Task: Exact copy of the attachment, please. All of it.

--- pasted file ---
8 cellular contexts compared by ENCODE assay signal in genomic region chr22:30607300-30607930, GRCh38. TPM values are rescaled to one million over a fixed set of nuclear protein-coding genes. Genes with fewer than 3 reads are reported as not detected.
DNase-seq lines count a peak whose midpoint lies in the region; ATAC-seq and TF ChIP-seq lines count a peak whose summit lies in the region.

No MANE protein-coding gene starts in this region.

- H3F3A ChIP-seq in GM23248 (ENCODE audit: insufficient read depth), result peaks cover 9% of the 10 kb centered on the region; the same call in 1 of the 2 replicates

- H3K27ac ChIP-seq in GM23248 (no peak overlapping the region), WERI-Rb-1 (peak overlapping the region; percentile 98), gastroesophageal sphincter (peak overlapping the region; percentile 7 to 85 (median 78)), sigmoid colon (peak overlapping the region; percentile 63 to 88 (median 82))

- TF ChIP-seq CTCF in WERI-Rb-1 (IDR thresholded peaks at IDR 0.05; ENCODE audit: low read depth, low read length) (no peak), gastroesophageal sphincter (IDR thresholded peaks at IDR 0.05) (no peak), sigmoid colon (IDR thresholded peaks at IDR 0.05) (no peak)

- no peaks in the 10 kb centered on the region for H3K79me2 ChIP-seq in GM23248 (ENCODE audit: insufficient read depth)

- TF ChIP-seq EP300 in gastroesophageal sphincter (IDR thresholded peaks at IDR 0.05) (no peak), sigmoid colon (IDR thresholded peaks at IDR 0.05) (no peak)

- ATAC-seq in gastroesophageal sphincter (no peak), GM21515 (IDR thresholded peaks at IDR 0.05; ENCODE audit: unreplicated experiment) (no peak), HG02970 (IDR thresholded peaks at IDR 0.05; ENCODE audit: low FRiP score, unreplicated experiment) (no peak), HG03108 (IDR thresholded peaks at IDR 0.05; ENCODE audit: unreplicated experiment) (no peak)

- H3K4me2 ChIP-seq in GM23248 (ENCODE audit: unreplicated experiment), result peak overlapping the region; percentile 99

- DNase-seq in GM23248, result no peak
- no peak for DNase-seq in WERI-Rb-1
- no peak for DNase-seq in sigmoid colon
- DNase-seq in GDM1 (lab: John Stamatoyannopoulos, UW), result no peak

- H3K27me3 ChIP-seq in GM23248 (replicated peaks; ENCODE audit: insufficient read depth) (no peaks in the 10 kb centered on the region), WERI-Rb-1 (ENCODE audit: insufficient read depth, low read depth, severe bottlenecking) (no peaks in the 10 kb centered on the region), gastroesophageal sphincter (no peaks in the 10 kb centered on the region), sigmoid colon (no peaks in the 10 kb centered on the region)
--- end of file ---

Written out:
8 cellular contexts compared by ENCODE assay signal in genomic region chr22:30607300-30607930, GRCh38. TPM values are rescaled to one million over a fixed set of nuclear protein-coding genes. Genes with fewer than 3 reads are reported as not detected.
DNase-seq lines count a peak whose midpoint lies in the region; ATAC-seq and TF ChIP-seq lines count a peak whose summit lies in the region.

No MANE protein-coding gene starts in this region.

- H3F3A ChIP-seq in GM23248 (ENCODE audit: insufficient read depth), result peaks cover 9% of the 10 kb centered on the region; the same call in 1 of the 2 replicates

- H3K27ac ChIP-seq in GM23248 (no peak overlapping the region), WERI-Rb-1 (peak overlapping the region; percentile 98), gastroesophageal sphincter (peak overlapping the region; percentile 7 to 85 (median 78)), sigmoid colon (peak overlapping the region; percentile 63 to 88 (median 82))

- TF ChIP-seq CTCF in WERI-Rb-1 (IDR thresholded peaks at IDR 0.05; ENCODE audit: low read depth, low read length) (no peak), gastroesophageal sphincter (IDR thresholded peaks at IDR 0.05) (no peak), sigmoid colon (IDR thresholded peaks at IDR 0.05) (no peak)

- no peaks in the 10 kb centered on the region for H3K79me2 ChIP-seq in GM23248 (ENCODE audit: insufficient read depth)

- TF ChIP-seq EP300 in gastroesophageal sphincter (IDR thresholded peaks at IDR 0.05) (no peak), sigmoid colon (IDR thresholded peaks at IDR 0.05) (no peak)

- ATAC-seq in gastroesophageal sphincter (no peak), GM21515 (IDR thresholded peaks at IDR 0.05; ENCODE audit: unreplicated experiment) (no peak), HG02970 (IDR thresholded peaks at IDR 0.05; ENCODE audit: low FRiP score, unreplicated experiment) (no peak), HG03108 (IDR thresholded peaks at IDR 0.05; ENCODE audit: unreplicated experiment) (no peak)

- H3K4me2 ChIP-seq in GM23248 (ENCODE audit: unreplicated experiment), result peak overlapping the region; percentile 99

- DNase-seq in GM23248, result no peak
- no peak for DNase-seq in WERI-Rb-1
- no peak for DNase-seq in sigmoid colon
- DNase-seq in GDM1 (lab: John Stamatoyannopoulos, UW), result no peak

- H3K27me3 ChIP-seq in GM23248 (replicated peaks; ENCODE audit: insufficient read depth) (no peaks in the 10 kb centered on the region), WERI-Rb-1 (ENCODE audit: insufficient read depth, low read depth, severe bottlenecking) (no peaks in the 10 kb centered on the region), gastroesophageal sphincter (no peaks in the 10 kb centered on the region), sigmoid colon (no peaks in the 10 kb centered on the region)